Annual report pursuant to Section 13 and 15(d)

Significant Accounting Policies

Significant Accounting Policies
12 Months Ended
Sep. 30, 2022
Significant Accounting Policies  
Significant Accounting Policies

2. Significant Accounting Policies

Basis of Presentation

The Company’s consolidated financial statements have been prepared in accordance with accounting principles generally accepted in the United States (“GAAP”). The consolidated financial statements include the accounts of the Company and its wholly-owned subsidiaries. All intercompany accounts and transactions have been eliminated during the consolidation process. The Company manages its operations as a single segment for the purposes of assessing performance and making operating decisions.

Use of Estimates

The preparation of financial statements in conformity with GAAP requires management to make estimates and assumptions that affect the reported amounts of assets and liabilities and disclosure of contingent assets and liabilities at the date of the financial statements and the reported amounts of expenses during the reporting period. The most significant estimates in the Company’s consolidated financial statements relate to the valuation of stock-based compensation, the valuation of licenses, the fair value of warrant liabilities and the valuation allowance of deferred tax assets resulting from net operating losses. These estimates and assumptions are based on current facts, historical experience and various other factors believed to be reasonable under the circumstances, the results of which form the basis for making judgments about the carrying values of assets and liabilities and the recording of expenses that are not readily apparent from other sources. The Company assesses and updates estimates each period to reflect current information, such as the economic considerations related to the impact that the novel coronavirus disease (COVID-19) could have on our significant accounting estimates. Actual results may differ materially and adversely from these estimates. To the extent there are material differences between the estimates and actual results, the Company’s future results of operations will be affected.

Concentration of Credit Risk

Financial instruments that potentially subject the Company to credit risk consist principally of cash and cash equivalents. Cash and cash equivalents are maintained in accounts with financial institutions which at times may exceed the Federal depository insurance coverage of $250,000. The Company has not experienced losses on these accounts and management believes, based upon the quality of the financial institutions, that the credit risk with regard to these deposits is not significant.

Fair Value Measurements

Fair value measurements are based on the premise that fair value is an exit price representing the amount that would be received to sell an asset or paid to transfer a liability in an orderly transaction between market participants. As such, fair value is a market-based measurement that should be determined based on assumptions that market participants would use in pricing an asset or liability. As a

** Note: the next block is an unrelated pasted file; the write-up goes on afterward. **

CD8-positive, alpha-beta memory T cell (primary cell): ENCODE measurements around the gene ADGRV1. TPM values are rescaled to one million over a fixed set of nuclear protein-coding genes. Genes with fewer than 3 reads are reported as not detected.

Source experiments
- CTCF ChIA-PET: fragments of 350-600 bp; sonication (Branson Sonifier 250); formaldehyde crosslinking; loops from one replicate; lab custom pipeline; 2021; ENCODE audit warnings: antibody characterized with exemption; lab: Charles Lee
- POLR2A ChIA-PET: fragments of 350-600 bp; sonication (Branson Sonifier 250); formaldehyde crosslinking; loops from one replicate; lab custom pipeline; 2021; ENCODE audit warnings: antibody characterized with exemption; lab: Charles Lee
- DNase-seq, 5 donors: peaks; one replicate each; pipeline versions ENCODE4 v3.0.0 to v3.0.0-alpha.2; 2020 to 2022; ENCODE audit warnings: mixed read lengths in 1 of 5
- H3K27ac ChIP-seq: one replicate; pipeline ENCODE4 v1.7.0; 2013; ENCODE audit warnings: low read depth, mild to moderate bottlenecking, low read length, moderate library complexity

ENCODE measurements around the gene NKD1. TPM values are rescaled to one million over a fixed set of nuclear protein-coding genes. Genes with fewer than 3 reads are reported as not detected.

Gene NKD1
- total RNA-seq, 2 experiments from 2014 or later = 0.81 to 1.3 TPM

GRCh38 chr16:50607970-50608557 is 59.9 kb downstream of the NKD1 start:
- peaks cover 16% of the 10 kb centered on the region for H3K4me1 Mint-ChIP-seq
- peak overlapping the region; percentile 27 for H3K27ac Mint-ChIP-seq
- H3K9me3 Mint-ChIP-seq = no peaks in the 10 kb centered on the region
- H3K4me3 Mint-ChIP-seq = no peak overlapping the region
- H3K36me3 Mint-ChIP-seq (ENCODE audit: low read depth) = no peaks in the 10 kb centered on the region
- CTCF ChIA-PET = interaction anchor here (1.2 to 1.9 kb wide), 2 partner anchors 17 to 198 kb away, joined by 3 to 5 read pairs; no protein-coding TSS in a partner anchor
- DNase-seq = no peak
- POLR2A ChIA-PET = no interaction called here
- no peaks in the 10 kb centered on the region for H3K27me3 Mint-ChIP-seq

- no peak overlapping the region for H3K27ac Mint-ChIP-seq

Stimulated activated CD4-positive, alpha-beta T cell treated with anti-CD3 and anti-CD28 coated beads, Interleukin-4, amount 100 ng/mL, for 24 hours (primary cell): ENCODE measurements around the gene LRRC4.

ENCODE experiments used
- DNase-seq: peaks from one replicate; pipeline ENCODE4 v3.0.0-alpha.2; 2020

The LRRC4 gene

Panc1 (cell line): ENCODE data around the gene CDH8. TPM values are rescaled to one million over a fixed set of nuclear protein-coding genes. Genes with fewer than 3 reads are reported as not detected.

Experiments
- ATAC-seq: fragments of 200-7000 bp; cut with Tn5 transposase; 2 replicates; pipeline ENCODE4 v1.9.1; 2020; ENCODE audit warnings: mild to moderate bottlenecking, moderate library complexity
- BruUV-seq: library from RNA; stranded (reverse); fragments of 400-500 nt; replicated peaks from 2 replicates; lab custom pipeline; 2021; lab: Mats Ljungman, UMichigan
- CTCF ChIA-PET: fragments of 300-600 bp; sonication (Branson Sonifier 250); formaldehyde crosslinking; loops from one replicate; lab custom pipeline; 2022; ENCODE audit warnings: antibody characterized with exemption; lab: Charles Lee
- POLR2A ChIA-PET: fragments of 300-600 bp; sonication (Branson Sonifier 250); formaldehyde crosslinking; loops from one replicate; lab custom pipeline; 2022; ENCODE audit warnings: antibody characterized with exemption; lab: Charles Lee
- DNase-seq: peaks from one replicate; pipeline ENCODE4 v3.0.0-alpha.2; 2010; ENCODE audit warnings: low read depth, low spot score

basis for considering such assumptions, the following three-tier fair value hierarchy has been used in determining the inputs used in measuring fair value:

Level 1- Quoted prices in active markets for identical assets or liabilities on the reporting date.

Level 2- Pricing inputs are based on quoted prices for similar instruments in active markets, quoted prices for identical or similar instruments in markets that are not active and model-based valuation techniques for which all significant assumptions are observable in the market or can be corroborated by observable market data for substantially the full term of the assets or liabilities.

Level 3- Pricing inputs are generally unobservable and include situations where there is little, if any, market activity for the investment. The inputs into the determination of fair value require management’s judgment or estimation of assumptions that market participants would use in pricing the assets or liabilities. The fair values are therefore determined using factors that involve considerable judgment and interpretations, including but not limited to private and public comparables, third-party appraisals, discounted cash flow models and fund manager estimates.

Financial instruments measured at fair value are classified in their entirety based on the lowest level of input that is significant to the fair value measurement. Management’s assessment of the significance of a particular input to the fair value measurement in its entirety requires judgment and considers factors specific to the asset or liability. The use of different assumptions and/or estimation methodologies may have a material effect on estimated fair values. Accordingly, the fair value estimates disclosed or initial amounts recorded may not be indicative of the amount that the Company or holders of the instruments could realize in a current market exchange.

Marketable securities

Marketable securities are classified as trading and are carried at fair value. The Company’s marketable securities consist of corporate bonds and highly liquid mutual funds, and exchange-traded and closed-end funds which are valued at quoted market prices. The Company had no marketable securities as of September 30, 2022 and 2021.


Equipment is stated at cost less accumulated depreciation. Depreciation is provided on a straight-line basis over the estimated useful lives of the assets. The Company estimates useful lives as follows:

Laboratory equipment: five years
Office equipment: three years
Leasehold improvements: lesser of useful life or lease term

Impairment of Long-Lived Assets

The Company reviews the carrying value of long-lived assets for indicators of possible impairment whenever events and circumstances indicate that the carrying value of an asset or asset group may not be recoverable from the estimated future net undiscounted cash flows expected to result from its use and eventual disposition. In cases where estimated future net undiscounted cash flows are less than the carrying value, an impairment loss is recognized equal to an amount by which the carrying value exceeds the fair value of the asset or asset group. The factors that would be considered by management in performing this assessment include current operating results, trends and prospects, the manner in which the property is used and the effects of obsolescence, demand, competition and other economic factors. Based on this assessment, there was no impairment at September 30, 2022 and 2021.